Viewpoint: Science-based consumers push back against Triscuit’s non-GMO label

[Triscuit] announced its new Non-GMO Project verified label across its entire portfolio of products last month, with a television ad featuring spokesperson and Saturday Night Live comic Cecily Strong. The consumer criticism was swift, with hundreds of comments pouring in calling out Nabisco, a subsidiary of Mondelēz International, for “pandering to ignorance and fear”….

Triscuit knows that agricultural genetic engineering is safe, and even that there is no commercially available GE wheat. “[W]hile the wheat in Triscuit crackers has always been produced without modern biotechnology (and no genetically engineered wheat is currently available for commercial use), as part of this brand renovation, we are now only using only oil and seasonings that meet ‘The Standard for the Non-GMO Project Verification program’ across all our Triscuit cracker varieties,” Mondelēz International tells me via email. Triscuit’s website explains that ingredients derived from genetically engineered crops are safe, citing a report by the National Academy of Sciences.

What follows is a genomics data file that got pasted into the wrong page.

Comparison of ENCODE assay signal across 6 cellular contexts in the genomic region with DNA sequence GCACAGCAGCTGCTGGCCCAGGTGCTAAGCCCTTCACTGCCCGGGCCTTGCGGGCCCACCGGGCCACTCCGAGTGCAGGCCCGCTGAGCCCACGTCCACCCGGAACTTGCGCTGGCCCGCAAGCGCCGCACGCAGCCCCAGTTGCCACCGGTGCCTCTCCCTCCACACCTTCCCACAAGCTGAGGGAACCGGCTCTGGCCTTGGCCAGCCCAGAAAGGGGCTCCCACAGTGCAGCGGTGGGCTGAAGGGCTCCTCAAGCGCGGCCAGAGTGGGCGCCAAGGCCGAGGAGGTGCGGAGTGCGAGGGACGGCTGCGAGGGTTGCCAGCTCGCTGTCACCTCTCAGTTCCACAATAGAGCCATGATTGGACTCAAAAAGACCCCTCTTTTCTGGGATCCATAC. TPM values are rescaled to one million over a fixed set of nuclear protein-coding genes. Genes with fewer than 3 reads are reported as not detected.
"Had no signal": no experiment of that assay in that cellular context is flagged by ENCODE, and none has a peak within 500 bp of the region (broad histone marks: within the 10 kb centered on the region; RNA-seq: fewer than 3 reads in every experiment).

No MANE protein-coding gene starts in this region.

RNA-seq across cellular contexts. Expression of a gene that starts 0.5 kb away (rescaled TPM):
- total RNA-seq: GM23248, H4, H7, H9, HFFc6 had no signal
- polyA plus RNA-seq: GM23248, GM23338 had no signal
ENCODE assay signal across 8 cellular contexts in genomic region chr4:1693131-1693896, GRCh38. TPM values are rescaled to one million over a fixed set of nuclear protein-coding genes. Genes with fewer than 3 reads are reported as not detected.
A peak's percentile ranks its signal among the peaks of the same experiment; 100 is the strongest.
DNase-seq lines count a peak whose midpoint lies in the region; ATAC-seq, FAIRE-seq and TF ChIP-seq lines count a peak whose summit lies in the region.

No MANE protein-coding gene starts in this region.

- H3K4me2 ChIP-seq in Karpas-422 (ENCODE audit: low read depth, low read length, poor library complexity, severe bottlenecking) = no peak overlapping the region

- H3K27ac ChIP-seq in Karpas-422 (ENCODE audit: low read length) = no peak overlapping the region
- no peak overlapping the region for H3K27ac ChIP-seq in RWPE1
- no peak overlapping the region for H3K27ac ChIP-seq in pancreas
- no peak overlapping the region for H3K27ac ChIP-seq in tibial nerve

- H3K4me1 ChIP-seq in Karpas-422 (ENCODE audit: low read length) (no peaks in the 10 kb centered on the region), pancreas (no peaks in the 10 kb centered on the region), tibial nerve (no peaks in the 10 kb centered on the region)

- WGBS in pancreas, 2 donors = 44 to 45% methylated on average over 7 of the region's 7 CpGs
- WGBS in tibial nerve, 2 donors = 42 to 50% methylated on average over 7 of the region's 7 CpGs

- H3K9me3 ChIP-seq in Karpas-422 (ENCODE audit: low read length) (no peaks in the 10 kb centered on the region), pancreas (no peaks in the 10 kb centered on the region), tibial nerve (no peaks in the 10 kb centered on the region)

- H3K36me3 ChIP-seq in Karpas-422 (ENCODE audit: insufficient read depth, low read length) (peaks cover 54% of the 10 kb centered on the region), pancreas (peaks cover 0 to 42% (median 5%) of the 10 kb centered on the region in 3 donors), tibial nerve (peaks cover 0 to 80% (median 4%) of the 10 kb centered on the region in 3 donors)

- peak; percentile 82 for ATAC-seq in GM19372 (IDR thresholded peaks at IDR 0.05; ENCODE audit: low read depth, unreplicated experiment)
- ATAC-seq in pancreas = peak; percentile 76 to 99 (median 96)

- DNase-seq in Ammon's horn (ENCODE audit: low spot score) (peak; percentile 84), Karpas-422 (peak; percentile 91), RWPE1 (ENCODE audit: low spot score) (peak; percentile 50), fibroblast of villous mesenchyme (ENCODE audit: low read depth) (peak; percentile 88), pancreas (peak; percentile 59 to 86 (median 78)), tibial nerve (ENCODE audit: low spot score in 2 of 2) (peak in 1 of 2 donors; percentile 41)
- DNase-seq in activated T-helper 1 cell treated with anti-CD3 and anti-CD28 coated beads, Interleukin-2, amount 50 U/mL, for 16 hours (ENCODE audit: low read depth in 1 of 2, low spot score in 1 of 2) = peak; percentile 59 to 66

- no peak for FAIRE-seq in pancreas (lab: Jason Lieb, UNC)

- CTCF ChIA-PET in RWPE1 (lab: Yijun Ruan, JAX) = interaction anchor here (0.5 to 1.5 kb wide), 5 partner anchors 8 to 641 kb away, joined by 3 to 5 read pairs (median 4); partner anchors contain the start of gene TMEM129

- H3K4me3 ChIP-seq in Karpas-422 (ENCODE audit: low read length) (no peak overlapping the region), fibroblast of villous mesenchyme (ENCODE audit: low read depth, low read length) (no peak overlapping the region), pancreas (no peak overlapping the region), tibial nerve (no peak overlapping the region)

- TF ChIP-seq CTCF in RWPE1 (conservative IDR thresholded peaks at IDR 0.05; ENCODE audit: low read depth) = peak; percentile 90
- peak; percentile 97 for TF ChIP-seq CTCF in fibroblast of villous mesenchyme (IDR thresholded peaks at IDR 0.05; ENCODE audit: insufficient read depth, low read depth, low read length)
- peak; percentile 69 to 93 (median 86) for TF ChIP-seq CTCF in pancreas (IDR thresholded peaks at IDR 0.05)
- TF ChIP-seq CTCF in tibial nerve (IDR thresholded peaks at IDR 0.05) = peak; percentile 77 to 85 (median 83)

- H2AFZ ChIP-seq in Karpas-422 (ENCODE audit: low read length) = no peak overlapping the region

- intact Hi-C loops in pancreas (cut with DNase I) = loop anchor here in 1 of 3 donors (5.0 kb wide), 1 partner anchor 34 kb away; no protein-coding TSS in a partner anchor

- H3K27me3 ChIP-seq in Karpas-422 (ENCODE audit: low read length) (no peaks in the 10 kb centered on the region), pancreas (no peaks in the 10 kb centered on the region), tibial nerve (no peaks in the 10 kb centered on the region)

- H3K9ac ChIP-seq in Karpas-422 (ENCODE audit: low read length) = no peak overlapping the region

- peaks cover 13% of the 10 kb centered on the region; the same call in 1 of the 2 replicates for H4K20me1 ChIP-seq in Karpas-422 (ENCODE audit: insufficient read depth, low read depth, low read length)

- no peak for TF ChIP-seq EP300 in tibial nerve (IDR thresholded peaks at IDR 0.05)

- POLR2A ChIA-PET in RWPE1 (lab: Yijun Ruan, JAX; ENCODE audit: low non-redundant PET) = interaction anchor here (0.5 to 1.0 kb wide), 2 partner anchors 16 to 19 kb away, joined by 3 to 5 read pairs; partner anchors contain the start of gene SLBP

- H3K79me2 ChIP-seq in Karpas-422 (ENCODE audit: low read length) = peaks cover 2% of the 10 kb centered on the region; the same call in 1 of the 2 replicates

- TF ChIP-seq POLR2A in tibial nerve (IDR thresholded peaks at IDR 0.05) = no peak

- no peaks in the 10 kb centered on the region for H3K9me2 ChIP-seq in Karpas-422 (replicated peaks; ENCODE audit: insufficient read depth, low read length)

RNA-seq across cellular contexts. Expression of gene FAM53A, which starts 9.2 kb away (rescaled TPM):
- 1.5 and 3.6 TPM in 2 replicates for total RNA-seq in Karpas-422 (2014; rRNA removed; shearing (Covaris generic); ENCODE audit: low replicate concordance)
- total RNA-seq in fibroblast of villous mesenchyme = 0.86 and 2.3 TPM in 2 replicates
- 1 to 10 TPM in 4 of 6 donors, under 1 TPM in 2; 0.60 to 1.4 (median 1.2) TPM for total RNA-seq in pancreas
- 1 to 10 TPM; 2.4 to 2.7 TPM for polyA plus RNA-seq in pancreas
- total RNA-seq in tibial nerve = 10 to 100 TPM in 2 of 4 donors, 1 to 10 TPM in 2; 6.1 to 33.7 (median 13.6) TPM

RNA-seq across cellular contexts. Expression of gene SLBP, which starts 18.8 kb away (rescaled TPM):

Knowing the facts and having an accurate FAQ section is no excuse to add to the Non-GMO Project’s fallacious campaign.

While social media comments, as a rule, tend to represent the vocal extremes on two sides of any debate, the ongoing backlash against Triscuit suggests that a growing number of consumers want facts on their food packaging, not trendy fears.

The GLP aggregated and excerpted this article to reflect the diversity of news, opinion and analysis. Read full, original post: Stop ‘Pandering To Ignorance And Fear’: Consumers Speak Out Against Triscuit’s Non-GMO Label

Related article:  Cheese: The GMO food die-hard GMO opponents love, but don't want to label
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